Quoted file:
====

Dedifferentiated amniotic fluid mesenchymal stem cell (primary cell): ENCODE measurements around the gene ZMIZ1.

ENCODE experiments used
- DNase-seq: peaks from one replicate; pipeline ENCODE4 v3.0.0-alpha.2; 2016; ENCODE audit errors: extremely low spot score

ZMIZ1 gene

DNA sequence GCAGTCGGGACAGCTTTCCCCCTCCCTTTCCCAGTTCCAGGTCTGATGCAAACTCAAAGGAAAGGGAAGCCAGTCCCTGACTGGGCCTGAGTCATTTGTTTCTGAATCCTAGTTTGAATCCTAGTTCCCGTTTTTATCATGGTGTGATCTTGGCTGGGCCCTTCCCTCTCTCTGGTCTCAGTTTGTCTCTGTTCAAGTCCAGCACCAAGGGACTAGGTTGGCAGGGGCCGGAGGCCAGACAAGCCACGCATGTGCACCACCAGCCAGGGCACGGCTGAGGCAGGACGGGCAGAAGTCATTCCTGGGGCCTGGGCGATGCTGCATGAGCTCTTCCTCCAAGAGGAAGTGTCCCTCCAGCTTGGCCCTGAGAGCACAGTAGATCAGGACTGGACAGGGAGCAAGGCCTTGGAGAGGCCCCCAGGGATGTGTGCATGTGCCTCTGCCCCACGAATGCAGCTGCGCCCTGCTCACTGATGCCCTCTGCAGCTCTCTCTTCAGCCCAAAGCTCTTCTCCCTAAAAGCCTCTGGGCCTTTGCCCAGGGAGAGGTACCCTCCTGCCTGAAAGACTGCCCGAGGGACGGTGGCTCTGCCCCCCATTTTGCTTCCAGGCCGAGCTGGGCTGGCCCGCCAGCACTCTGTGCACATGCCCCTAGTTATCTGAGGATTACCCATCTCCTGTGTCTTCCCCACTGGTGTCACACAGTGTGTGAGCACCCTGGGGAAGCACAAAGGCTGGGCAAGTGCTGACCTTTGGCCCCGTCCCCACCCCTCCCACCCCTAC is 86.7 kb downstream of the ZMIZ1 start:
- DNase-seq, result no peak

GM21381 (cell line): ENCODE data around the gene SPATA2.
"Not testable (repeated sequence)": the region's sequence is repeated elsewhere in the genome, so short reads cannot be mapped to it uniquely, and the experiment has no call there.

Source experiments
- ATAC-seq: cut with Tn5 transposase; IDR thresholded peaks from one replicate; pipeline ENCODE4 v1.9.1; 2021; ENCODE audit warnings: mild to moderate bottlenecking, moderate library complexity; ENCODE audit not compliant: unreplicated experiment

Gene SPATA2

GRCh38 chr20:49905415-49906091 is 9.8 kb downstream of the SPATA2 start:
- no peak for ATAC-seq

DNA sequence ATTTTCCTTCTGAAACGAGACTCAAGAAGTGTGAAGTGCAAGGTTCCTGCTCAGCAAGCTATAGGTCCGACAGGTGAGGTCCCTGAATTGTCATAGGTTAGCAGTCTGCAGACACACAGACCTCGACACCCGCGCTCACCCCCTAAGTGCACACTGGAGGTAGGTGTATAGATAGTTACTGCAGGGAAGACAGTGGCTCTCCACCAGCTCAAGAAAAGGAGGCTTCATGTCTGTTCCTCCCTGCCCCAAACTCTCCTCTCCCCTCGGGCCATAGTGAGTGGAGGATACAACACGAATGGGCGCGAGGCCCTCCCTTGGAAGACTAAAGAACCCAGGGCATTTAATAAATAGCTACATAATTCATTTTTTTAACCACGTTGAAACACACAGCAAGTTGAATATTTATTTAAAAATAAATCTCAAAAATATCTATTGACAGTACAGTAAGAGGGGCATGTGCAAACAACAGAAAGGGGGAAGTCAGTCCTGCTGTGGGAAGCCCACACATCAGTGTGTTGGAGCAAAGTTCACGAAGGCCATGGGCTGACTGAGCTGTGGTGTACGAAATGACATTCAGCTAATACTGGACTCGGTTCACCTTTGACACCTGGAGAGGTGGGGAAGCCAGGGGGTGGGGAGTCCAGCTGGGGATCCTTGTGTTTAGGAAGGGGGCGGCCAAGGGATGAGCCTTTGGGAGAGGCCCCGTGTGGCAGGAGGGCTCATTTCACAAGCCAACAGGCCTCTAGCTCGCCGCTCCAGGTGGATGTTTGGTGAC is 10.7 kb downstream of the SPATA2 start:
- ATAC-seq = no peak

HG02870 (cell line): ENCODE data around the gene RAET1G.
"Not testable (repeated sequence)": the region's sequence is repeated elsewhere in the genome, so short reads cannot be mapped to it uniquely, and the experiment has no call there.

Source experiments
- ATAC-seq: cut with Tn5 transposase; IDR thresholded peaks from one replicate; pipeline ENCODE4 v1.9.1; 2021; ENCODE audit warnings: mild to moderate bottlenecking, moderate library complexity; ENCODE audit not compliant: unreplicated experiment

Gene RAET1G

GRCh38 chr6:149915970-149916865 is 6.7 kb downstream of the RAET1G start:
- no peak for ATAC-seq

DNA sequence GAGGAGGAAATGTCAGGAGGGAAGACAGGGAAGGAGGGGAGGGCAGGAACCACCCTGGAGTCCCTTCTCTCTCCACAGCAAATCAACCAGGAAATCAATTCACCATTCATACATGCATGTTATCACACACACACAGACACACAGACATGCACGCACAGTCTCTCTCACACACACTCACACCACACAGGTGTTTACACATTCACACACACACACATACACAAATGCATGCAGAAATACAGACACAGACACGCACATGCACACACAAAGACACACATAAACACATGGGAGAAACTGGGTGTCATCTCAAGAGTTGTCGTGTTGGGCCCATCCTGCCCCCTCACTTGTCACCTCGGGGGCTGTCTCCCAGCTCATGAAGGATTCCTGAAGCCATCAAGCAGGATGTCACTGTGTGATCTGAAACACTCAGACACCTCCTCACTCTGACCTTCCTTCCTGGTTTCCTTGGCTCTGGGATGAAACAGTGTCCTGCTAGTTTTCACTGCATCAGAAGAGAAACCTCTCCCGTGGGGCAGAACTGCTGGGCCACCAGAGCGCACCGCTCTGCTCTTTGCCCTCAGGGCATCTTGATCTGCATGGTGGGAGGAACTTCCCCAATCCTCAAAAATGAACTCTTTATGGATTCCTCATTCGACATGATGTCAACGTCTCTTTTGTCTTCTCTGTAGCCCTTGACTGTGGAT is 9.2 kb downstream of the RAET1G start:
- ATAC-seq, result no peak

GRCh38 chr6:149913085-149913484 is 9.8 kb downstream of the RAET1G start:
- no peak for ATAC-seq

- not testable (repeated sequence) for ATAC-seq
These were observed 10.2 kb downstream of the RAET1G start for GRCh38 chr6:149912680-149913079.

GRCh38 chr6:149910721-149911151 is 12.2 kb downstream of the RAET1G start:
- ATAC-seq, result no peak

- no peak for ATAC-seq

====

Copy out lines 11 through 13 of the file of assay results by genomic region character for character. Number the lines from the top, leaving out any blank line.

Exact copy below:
Gene SPATA2

GRCh38 chr20:49905415-49906091 is 9.8 kb downstream of the SPATA2 start:
- no peak for ATAC-seq